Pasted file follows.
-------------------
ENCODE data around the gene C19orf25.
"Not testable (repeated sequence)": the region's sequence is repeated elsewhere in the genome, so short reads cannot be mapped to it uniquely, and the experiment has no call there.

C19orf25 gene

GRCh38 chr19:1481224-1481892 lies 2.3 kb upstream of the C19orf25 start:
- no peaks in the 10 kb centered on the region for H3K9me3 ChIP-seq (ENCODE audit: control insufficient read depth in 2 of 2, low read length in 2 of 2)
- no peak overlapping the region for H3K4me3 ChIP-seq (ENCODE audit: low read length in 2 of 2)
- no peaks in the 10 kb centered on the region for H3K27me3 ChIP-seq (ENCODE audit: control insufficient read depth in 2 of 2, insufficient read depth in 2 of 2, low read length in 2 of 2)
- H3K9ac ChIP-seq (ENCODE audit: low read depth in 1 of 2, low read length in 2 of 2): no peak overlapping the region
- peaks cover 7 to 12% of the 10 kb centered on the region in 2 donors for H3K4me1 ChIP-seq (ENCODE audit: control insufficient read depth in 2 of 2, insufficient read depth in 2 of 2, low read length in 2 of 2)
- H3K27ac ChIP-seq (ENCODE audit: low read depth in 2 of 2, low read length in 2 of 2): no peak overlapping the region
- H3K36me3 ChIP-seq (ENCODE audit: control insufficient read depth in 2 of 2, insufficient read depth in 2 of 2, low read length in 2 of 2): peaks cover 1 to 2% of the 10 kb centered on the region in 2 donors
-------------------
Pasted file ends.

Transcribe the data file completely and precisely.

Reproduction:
ENCODE data around the gene C19orf25.
"Not testable (repeated sequence)": the region's sequence is repeated elsewhere in the genome, so short reads cannot be mapped to it uniquely, and the experiment has no call there.

C19orf25 gene

GRCh38 chr19:1481224-1481892 lies 2.3 kb upstream of the C19orf25 start:
- no peaks in the 10 kb centered on the region for H3K9me3 ChIP-seq (ENCODE audit: control insufficient read depth in 2 of 2, low read length in 2 of 2)
- no peak overlapping the region for H3K4me3 ChIP-seq (ENCODE audit: low read length in 2 of 2)
- no peaks in the 10 kb centered on the region for H3K27me3 ChIP-seq (ENCODE audit: control insufficient read depth in 2 of 2, insufficient read depth in 2 of 2, low read length in 2 of 2)
- H3K9ac ChIP-seq (ENCODE audit: low read depth in 1 of 2, low read length in 2 of 2): no peak overlapping the region
- peaks cover 7 to 12% of the 10 kb centered on the region in 2 donors for H3K4me1 ChIP-seq (ENCODE audit: control insufficient read depth in 2 of 2, insufficient read depth in 2 of 2, low read length in 2 of 2)
- H3K27ac ChIP-seq (ENCODE audit: low read depth in 2 of 2, low read length in 2 of 2): no peak overlapping the region
- H3K36me3 ChIP-seq (ENCODE audit: control insufficient read depth in 2 of 2, insufficient read depth in 2 of 2, low read length in 2 of 2): peaks cover 1 to 2% of the 10 kb centered on the region in 2 donors